2. To my mind, a failed poet is someone whose natural mode of expression is NOT to write a poem but who, for a certain time at least, persists under the delusion that they are, or at least should be, a poet. It's not unlike a son entering a seminary and going through the motions hoping that he'll attain the necessary level of spirituality and religious conviction by osmosis or something. Just as we have the stereotype of the failed poet we also have the caricature of the priest who has lost his faith.

    I'm a dyed-in-the-wool poet. When things go wrong in my life or when I'm trying to come to terms with something I defer to the poet in me. My natural inclination is to express myself in words on paper. I don't ever feel the urge to slosh paint at a canvas or write a string quartet but I am neither a failed artist nor a failed composer because I have never presented to myself to the world as either even though I have at one time or another both painted and written music.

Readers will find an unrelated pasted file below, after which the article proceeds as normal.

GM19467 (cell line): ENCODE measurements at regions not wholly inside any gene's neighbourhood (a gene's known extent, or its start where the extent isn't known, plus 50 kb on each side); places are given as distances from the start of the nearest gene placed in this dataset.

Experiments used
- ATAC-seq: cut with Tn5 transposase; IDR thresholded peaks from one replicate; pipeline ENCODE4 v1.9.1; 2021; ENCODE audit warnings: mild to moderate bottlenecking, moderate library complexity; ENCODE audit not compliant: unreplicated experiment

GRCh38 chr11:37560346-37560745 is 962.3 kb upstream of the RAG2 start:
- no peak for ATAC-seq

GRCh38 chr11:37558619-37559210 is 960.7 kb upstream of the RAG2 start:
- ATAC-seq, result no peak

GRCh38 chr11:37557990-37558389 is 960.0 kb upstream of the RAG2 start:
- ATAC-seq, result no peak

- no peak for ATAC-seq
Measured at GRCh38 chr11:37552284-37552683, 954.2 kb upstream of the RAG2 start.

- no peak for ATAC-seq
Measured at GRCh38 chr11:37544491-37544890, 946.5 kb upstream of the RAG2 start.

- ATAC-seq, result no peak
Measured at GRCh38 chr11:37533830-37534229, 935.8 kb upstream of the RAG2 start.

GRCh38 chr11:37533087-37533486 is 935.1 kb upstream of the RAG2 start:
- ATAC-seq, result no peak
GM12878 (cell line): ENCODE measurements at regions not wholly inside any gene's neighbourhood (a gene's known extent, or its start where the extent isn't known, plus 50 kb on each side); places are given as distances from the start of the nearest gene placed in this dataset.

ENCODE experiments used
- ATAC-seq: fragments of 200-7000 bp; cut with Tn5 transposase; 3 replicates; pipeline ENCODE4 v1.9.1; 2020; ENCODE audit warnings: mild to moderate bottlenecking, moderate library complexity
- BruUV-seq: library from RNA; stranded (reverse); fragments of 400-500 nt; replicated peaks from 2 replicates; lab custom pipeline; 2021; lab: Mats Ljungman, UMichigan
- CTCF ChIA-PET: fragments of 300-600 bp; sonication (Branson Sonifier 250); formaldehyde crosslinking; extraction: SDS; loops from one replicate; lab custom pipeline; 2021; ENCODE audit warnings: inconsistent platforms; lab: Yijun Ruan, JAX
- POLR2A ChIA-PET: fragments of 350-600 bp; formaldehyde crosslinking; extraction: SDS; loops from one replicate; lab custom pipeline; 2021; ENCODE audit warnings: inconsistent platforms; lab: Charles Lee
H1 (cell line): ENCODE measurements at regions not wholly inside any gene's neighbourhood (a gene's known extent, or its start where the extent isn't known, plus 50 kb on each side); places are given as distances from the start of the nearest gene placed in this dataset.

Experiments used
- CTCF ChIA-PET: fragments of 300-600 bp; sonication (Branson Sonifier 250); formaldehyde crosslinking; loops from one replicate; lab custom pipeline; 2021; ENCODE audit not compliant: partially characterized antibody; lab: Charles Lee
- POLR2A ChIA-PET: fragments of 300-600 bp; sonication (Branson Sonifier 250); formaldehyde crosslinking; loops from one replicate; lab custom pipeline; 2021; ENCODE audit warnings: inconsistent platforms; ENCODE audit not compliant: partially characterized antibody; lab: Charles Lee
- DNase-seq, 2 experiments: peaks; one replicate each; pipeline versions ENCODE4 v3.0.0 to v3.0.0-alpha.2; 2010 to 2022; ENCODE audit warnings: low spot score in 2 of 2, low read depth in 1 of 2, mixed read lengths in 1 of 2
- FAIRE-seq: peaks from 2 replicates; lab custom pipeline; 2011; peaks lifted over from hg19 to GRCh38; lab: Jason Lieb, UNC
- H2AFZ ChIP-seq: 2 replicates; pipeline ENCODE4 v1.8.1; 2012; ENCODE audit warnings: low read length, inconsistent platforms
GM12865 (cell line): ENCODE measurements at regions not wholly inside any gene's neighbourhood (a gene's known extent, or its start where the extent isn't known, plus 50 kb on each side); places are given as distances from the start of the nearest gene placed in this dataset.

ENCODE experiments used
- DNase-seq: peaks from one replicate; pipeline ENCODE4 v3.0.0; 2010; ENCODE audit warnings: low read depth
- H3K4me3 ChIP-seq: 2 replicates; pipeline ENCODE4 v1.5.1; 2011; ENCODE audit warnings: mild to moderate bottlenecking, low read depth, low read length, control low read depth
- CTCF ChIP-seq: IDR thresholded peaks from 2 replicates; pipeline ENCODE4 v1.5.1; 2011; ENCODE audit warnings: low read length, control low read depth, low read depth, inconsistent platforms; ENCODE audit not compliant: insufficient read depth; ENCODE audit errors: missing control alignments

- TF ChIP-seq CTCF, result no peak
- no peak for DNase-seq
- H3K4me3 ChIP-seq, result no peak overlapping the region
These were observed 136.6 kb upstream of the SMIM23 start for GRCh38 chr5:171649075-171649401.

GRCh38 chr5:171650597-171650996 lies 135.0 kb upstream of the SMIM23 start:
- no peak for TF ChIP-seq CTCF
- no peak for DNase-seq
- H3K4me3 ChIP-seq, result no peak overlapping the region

3. A failed poet? Also known as the great, great majority of poets. Hard to say – maybe a poet who inflates their own ego to overcome the mean reality of artistic ineptitude? A purveyor and producer of failed poetry?

  4. That was Brilliant. I've been writing what I thought was poetry since I was 12 only began recently(after numerous rejections) to question what it is that I am writing, thinking I had failed. I was a failed poet. Upon reading this however, it's helped me to see that Poetry is Perspective. It has rules but no bounds. It can be puplished or hidden until we die. Poetry is what the Poet wants it to be. To critique a poet or a poem is ridiculous. Who are we to say that anothers mind or heart is no good and not expressed properly?

  5. Anonymous12:14 PM

    I do not feel "failed" because so many gatekeepers young and old pass on my submissions (too "daring" for most tastes...).
    It suffices to hear from an actual reader in the know, a "good" or something like that. Someone on Facebook wrote "I love this poem".